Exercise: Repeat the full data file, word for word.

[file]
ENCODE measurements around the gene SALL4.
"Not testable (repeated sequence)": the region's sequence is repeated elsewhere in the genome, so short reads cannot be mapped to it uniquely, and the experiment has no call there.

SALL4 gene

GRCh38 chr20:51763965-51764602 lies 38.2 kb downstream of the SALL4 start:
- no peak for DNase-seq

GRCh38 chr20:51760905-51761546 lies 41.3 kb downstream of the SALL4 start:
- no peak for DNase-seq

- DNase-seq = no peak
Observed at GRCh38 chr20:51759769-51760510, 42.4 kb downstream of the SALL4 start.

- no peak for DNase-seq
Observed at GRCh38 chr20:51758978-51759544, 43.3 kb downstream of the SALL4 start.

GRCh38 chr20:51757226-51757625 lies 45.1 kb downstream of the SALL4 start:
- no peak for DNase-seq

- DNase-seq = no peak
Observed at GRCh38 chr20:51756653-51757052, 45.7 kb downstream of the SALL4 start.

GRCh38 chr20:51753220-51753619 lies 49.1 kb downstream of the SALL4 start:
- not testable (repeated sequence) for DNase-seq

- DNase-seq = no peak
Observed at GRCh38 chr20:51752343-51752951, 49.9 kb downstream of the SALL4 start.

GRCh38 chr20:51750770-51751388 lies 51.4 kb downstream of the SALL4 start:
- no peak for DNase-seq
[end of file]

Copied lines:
ENCODE measurements around the gene SALL4.
"Not testable (repeated sequence)": the region's sequence is repeated elsewhere in the genome, so short reads cannot be mapped to it uniquely, and the experiment has no call there.

SALL4 gene

GRCh38 chr20:51763965-51764602 lies 38.2 kb downstream of the SALL4 start:
- no peak for DNase-seq

GRCh38 chr20:51760905-51761546 lies 41.3 kb downstream of the SALL4 start:
- no peak for DNase-seq

- DNase-seq = no peak
Observed at GRCh38 chr20:51759769-51760510, 42.4 kb downstream of the SALL4 start.

- no peak for DNase-seq
Observed at GRCh38 chr20:51758978-51759544, 43.3 kb downstream of the SALL4 start.

GRCh38 chr20:51757226-51757625 lies 45.1 kb downstream of the SALL4 start:
- no peak for DNase-seq

- DNase-seq = no peak
Observed at GRCh38 chr20:51756653-51757052, 45.7 kb downstream of the SALL4 start.

GRCh38 chr20:51753220-51753619 lies 49.1 kb downstream of the SALL4 start:
- not testable (repeated sequence) for DNase-seq

- DNase-seq = no peak
Observed at GRCh38 chr20:51752343-51752951, 49.9 kb downstream of the SALL4 start.

GRCh38 chr20:51750770-51751388 lies 51.4 kb downstream of the SALL4 start:
- no peak for DNase-seq